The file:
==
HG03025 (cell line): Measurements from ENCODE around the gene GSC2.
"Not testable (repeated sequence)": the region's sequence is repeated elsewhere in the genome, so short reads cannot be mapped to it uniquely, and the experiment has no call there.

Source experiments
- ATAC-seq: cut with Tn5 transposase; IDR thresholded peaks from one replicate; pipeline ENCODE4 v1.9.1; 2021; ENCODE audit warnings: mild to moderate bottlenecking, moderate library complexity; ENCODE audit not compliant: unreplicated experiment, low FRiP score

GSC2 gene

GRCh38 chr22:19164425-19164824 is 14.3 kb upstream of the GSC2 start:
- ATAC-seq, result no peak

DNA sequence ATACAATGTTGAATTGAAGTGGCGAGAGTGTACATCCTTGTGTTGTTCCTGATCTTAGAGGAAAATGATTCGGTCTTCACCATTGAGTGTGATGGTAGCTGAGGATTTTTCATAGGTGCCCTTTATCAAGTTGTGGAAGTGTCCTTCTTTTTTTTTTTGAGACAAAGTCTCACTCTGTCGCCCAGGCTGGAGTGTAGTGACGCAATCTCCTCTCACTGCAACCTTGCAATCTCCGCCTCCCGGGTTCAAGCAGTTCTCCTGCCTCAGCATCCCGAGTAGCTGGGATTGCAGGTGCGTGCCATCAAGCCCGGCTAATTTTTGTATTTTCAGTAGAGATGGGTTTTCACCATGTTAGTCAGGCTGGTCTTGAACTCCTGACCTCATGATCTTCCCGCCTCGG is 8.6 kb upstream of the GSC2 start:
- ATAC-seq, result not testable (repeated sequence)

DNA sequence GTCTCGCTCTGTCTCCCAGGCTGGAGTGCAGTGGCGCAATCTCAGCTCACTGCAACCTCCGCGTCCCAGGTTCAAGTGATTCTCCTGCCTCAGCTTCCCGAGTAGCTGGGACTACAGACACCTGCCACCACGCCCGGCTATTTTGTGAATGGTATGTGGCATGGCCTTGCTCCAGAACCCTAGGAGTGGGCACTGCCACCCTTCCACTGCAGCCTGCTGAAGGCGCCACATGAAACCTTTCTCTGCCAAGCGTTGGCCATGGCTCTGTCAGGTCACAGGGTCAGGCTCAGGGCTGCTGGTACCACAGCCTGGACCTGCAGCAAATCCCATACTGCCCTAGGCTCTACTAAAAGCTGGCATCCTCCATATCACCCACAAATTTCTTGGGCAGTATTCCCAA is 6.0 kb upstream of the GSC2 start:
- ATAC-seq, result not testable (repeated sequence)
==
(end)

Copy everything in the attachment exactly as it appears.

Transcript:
HG03025 (cell line): Measurements from ENCODE around the gene GSC2.
"Not testable (repeated sequence)": the region's sequence is repeated elsewhere in the genome, so short reads cannot be mapped to it uniquely, and the experiment has no call there.

Source experiments
- ATAC-seq: cut with Tn5 transposase; IDR thresholded peaks from one replicate; pipeline ENCODE4 v1.9.1; 2021; ENCODE audit warnings: mild to moderate bottlenecking, moderate library complexity; ENCODE audit not compliant: unreplicated experiment, low FRiP score

GSC2 gene

GRCh38 chr22:19164425-19164824 is 14.3 kb upstream of the GSC2 start:
- ATAC-seq, result no peak

DNA sequence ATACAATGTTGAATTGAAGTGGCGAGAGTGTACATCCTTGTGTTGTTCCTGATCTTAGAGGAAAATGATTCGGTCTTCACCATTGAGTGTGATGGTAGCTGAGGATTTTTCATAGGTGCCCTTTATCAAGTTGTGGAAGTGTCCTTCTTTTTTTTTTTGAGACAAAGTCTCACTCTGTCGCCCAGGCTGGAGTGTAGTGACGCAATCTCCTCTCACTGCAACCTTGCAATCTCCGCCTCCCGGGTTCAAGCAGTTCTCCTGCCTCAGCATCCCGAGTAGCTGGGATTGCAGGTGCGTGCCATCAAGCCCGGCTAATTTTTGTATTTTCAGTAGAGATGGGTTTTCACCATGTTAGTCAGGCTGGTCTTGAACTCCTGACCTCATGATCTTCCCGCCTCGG is 8.6 kb upstream of the GSC2 start:
- ATAC-seq, result not testable (repeated sequence)

DNA sequence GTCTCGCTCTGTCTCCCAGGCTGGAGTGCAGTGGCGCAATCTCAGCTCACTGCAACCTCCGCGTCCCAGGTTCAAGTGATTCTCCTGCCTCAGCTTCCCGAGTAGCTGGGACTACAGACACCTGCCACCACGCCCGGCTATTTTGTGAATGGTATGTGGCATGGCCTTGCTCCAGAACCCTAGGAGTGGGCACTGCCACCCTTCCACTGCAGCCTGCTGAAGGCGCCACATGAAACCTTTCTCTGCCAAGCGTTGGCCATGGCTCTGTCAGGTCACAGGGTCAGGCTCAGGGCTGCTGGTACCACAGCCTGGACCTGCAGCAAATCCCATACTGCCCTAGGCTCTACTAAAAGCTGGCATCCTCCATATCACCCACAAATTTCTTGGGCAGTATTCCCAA is 6.0 kb upstream of the GSC2 start:
- ATAC-seq, result not testable (repeated sequence)